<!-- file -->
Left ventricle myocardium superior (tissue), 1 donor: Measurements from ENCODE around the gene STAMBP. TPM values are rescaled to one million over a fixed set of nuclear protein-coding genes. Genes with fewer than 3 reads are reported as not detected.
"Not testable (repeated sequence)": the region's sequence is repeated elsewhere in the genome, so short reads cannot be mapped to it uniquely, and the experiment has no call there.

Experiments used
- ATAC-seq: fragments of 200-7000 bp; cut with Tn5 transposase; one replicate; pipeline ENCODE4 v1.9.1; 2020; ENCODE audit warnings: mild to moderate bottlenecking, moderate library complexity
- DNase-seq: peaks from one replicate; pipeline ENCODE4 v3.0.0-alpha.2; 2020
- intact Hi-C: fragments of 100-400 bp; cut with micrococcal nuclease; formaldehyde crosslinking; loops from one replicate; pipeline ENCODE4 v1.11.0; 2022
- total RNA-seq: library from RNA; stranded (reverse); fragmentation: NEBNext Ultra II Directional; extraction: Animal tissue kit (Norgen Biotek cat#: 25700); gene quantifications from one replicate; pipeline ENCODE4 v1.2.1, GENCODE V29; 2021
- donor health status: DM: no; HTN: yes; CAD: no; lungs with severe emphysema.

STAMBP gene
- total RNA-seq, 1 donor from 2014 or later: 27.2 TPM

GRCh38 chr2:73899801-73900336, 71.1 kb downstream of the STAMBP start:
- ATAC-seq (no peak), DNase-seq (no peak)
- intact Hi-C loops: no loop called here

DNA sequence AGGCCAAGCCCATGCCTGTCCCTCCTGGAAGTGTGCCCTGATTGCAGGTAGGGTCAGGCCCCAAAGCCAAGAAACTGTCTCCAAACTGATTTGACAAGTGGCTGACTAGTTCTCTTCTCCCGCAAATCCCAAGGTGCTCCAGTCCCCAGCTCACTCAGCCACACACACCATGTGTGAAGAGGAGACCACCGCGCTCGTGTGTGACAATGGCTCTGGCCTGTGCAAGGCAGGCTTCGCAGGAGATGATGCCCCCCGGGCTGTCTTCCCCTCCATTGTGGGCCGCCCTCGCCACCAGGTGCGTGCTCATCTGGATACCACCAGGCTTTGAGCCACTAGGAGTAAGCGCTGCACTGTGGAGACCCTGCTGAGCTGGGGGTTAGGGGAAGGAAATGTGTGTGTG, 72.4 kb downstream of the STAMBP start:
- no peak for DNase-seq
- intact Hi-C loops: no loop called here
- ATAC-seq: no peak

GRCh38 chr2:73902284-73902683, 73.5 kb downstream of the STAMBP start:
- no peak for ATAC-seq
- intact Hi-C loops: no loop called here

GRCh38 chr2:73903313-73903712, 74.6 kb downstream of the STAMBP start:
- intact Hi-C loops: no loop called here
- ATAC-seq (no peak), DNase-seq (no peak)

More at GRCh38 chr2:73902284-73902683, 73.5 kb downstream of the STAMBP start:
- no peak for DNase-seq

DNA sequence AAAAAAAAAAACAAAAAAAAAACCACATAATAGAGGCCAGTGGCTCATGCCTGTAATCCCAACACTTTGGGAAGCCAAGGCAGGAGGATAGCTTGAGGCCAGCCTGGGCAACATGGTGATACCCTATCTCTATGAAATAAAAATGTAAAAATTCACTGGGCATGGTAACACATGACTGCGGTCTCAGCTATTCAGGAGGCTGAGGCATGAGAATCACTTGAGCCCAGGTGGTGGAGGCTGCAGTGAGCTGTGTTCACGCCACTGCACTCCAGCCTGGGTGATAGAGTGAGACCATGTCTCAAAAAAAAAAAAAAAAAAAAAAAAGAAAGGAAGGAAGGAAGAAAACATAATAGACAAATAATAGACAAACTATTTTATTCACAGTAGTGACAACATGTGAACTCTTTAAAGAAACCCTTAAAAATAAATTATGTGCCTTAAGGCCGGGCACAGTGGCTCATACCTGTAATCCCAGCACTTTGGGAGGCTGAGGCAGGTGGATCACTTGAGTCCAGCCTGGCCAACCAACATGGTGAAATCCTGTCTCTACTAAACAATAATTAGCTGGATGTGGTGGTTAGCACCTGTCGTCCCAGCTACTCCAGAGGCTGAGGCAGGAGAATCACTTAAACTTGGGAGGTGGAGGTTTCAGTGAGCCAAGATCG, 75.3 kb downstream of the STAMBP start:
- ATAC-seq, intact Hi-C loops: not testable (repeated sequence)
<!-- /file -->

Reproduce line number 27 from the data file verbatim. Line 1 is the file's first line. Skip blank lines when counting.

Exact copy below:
- ATAC-seq, intact Hi-C loops: not testable (repeated sequence)